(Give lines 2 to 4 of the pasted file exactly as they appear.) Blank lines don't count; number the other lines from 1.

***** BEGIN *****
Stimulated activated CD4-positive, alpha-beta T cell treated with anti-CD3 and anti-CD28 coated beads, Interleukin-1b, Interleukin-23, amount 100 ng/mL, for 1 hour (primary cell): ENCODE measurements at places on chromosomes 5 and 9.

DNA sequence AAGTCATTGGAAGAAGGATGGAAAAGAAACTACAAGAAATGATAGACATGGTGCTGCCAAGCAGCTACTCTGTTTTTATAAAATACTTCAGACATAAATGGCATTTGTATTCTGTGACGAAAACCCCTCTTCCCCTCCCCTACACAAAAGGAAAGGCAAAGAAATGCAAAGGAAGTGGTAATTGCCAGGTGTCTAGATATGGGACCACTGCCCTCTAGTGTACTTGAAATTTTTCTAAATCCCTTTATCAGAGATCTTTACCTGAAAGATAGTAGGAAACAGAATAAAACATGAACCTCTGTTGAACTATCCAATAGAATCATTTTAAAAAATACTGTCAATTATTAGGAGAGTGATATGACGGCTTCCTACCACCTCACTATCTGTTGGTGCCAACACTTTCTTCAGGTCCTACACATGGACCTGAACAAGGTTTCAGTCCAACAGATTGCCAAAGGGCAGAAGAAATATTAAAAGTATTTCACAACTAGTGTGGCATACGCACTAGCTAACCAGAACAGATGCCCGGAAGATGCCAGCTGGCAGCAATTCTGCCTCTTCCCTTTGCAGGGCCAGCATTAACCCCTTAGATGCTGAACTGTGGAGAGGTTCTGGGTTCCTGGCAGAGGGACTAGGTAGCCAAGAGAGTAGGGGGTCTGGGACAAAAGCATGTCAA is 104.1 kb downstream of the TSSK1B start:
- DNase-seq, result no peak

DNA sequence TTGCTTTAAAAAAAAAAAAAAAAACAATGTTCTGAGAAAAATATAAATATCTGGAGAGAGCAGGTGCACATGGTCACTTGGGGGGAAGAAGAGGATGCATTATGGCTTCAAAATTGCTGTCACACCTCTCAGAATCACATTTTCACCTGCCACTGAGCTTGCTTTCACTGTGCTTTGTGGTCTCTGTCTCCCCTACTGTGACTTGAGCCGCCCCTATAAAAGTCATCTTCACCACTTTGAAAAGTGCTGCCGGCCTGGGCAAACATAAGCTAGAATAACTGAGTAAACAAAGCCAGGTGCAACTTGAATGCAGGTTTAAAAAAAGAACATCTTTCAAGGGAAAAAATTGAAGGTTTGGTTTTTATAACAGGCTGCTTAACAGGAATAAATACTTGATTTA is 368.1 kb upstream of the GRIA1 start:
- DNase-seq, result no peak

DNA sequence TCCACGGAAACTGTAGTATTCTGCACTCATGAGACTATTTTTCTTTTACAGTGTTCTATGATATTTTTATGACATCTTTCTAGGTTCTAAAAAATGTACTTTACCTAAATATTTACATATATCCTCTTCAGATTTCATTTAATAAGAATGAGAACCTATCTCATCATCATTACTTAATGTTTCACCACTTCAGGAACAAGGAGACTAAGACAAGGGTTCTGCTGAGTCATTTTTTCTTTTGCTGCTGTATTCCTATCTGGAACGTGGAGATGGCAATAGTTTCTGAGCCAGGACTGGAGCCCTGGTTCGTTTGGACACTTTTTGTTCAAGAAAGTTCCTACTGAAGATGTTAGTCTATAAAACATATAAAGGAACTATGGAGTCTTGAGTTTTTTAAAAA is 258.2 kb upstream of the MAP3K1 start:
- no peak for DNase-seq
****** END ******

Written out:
DNA sequence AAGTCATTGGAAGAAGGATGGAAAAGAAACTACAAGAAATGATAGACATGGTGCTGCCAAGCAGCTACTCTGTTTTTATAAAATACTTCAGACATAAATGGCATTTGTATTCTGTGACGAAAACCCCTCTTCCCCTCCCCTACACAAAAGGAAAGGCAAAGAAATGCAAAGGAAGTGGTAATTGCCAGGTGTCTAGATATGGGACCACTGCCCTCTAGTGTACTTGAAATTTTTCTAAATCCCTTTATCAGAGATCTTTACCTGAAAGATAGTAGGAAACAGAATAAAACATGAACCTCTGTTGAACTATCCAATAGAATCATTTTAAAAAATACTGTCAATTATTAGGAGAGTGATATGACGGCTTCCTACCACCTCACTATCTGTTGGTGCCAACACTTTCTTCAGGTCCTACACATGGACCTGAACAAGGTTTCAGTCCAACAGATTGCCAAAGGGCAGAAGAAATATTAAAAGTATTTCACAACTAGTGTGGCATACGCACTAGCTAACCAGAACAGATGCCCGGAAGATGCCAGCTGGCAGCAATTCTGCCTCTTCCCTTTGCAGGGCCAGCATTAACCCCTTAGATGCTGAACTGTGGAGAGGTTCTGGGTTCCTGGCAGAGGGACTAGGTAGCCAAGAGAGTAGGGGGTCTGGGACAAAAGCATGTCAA is 104.1 kb downstream of the TSSK1B start:
- DNase-seq, result no peak

DNA sequence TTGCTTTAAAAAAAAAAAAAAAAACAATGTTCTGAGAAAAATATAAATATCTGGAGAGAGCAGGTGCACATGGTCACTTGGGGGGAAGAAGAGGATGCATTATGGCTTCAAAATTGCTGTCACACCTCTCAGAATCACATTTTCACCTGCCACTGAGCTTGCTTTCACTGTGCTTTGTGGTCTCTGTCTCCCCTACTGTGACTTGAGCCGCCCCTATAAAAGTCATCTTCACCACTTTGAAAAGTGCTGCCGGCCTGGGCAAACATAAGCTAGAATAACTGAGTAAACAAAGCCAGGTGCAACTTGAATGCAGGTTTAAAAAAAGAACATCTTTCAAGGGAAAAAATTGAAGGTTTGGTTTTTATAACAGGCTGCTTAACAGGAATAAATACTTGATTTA is 368.1 kb upstream of the GRIA1 start: